Prince George's County

Prince George’s Launches Job Programs

As Prince George’s County officials tout the majority-Black jurisdiction as Maryland’s top producer of job growth over the past two years, a county program seeks to reach even more residents.

Employ Prince George’s, a quasi-governmental agency, recently conducted an open house at its American Job Center in Largo. It also launched a Youth Career Center in Suitland exclusively for those ages 18 to 24 who either dropped out of high school, are not enrolled in secondary education or are unemployed.

The organization previously served under the workforce services division under the county’s Economic Development Corp., but will become its own entity with more than 50 staffers strictly focusing on jobs.

“It’s the start of the new way we employ residents,” said Walter L. Simmons, president and CEO of Employ Prince George’s. “The goal is to leave nobody behind.”

The agency pushes for at least 20,000 people to receive job training and secure future employment. Simmons said when factoring in the county’s targeted age demographic, Blacks and the underemployed, the figure rises to 46,000.

Walter L. Simmons (right), president and CEO of Employ Prince George's, poses with Sydney Harrison, a clerk of the Prince George's County's Circuit Court, inside the county's Youth Career Center in Suitland, Maryland, on Aug. 29. (Robert Roberts/The Washington Informer)
Walter L. Simmons (right), president and CEO of Employ Prince George’s, poses with Sydney Harrison, a clerk of the Prince George’s County’s Circuit Court, inside the county’s Youth Career Center in Suitland, Maryland, on Aug. 29. (Robert Roberts/The Washington Informer)As Prince George’s County officials tout the majority-Black jurisdiction as Maryland’s top producer of job growth over the past two years, a county program seeks to reach even more residents.

But with only a $750,000 budget, it will need some assistance.

Eckerd Connects, a national nonprofit headquartered in Clearwater, Florida, will help provide workforce development services for young adults between 18 to 24 years old. Employ Prince George’s promotes the program as the only one in Maryland to specifically work with that age group.

The services it will provide include GED assistance, financial literacy training and job placement support in industries such as health care, construction and information technology.

According to a participant handbook, each person must adhere to an attendance policy and behavior standards, including arriving by 9 a.m. for any class or training session, abstaining from cellphone use except during breaks and lunchtime, and following a dress code (pants below the waistline, low-cut blouses or shirts and flip-flops are prohibited).

Suzanne Foran, vice president of operations for Eckerd in Long Island, New York, said the program uses the word “youth” based on how the level of education and economics has changed over the years. By June 30, 2019, the center hopes to serve 75 people and another 100 to 150 the following fiscal year.

“Young people need more support to be able to get through to self-sufficiency,” she said Aug. 29 at the center in Suitland. “Although they are adults, they still need the guidance and support services to get them on that path to maturity.”

As for the other job seekers, Employ Prince George’s allows local nonprofit organizations to help in the process.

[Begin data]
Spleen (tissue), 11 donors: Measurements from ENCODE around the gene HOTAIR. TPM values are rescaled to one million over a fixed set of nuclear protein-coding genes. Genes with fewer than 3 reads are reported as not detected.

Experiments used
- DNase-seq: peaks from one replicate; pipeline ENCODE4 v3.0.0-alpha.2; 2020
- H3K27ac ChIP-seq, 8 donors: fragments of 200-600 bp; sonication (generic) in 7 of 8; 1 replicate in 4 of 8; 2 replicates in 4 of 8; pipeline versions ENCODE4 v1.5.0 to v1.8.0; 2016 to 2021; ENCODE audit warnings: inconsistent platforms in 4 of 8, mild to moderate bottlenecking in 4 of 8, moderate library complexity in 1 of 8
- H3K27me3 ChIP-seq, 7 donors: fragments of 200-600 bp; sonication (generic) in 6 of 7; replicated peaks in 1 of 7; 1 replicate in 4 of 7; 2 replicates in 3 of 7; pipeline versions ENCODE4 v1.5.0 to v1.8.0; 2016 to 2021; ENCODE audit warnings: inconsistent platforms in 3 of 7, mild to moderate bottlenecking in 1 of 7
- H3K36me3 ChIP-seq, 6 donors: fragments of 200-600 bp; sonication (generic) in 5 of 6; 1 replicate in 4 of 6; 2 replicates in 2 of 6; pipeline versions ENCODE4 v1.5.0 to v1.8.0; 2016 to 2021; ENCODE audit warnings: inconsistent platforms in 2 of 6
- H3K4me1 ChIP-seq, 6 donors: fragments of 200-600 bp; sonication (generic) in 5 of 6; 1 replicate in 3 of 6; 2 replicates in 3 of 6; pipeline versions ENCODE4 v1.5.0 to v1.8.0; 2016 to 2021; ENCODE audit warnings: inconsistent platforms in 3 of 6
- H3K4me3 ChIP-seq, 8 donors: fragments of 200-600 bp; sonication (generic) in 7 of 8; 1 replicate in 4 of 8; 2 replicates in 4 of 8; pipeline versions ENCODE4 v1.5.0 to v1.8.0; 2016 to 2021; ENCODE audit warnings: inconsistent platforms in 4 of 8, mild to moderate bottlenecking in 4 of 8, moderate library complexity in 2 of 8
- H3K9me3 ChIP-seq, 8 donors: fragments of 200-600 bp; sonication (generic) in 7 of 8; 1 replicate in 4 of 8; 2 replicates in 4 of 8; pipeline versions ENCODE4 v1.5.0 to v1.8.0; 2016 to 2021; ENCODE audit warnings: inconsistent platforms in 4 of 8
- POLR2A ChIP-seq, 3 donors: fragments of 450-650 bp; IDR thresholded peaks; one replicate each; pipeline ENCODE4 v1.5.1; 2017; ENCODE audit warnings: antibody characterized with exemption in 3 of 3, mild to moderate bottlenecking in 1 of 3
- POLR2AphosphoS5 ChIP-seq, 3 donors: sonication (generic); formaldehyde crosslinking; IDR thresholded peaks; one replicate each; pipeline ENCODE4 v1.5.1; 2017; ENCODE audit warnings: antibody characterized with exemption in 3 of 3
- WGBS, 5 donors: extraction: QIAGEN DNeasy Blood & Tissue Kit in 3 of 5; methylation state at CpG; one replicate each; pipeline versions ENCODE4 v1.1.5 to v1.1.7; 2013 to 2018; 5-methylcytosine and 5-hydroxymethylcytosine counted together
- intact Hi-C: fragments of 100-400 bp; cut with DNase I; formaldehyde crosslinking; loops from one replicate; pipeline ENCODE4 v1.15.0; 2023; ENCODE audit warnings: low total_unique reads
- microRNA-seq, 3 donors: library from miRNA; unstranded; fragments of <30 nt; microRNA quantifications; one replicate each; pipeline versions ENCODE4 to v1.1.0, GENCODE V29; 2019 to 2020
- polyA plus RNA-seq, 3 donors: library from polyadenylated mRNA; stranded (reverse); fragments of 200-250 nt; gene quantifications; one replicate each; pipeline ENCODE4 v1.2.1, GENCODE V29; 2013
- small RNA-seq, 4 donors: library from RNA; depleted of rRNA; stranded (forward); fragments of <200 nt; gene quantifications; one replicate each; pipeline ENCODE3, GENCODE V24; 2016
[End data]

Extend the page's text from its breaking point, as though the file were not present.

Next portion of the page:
For instance, they can join the “community network” and receive assistance from Employ Prince George’s for groups that seek to help domestic violence survivors, immigrants or single fathers.

Residents can offer their time to mentor job seekers, facilitate a resume-writing workshop, provide basic computer training and other skills.

The agency has career centers in Largo and Laurel, with plans to open another in the southern part of the county.

For those who aren’t able to travel to any other the centers, Simmons said the agency will train community leaders on workforce development services.

The agency plans to conduct an expungement clinic and job fair for returning citizens in November with Maryland Legal Aid and Tree of Life Ministries in Clinton.

“If we can increase each person’s livable wage, then we can make a better economy,” Simmons said. “We improve our schools. We decrease the crime rate. We decrease our poverty rate. Everything that we think about is intertwined through the income of our job seekers. We can make a better county.”

For more information, go to www.employpg.org or call 301-618-8400.

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William J. Ford – Washington Informer Staff Writer

I decided I wanted to become a better writer while attending Bowie State University and figured that writing for the school newspaper would help. I’m not sure how much it helped, but I enjoyed it so much I decided to keep on doing it, which I still thoroughly enjoy 20 years later. If I weren’t a journalist, I would coach youth basketball. Actually, I still play basketball, or at least try to play, once a week. My kryptonite is peanut butter. What makes me happy – seeing my son and two godchildren grow up. On the other hand, a bad call made by an official during a football or basketball game makes me throw up my hands and scream. Favorite foods include pancakes and scrambled eggs which I could eat 24-7. The strangest thing that’s ever happened to me, or more accurately the most painful, was when I was hit by a car on Lancaster Avenue in Philadelphia. If I had the power or money to change the world, I’d make sure everyone had three meals a day. And while I don’t have a motto or favorite quote, I continue to laugh which keeps me from driving myself crazy. You can reach me several ways: Twitter @jabariwill, Instagram will_iam.ford2281 or e-mail, wford@washingtoninformer.com

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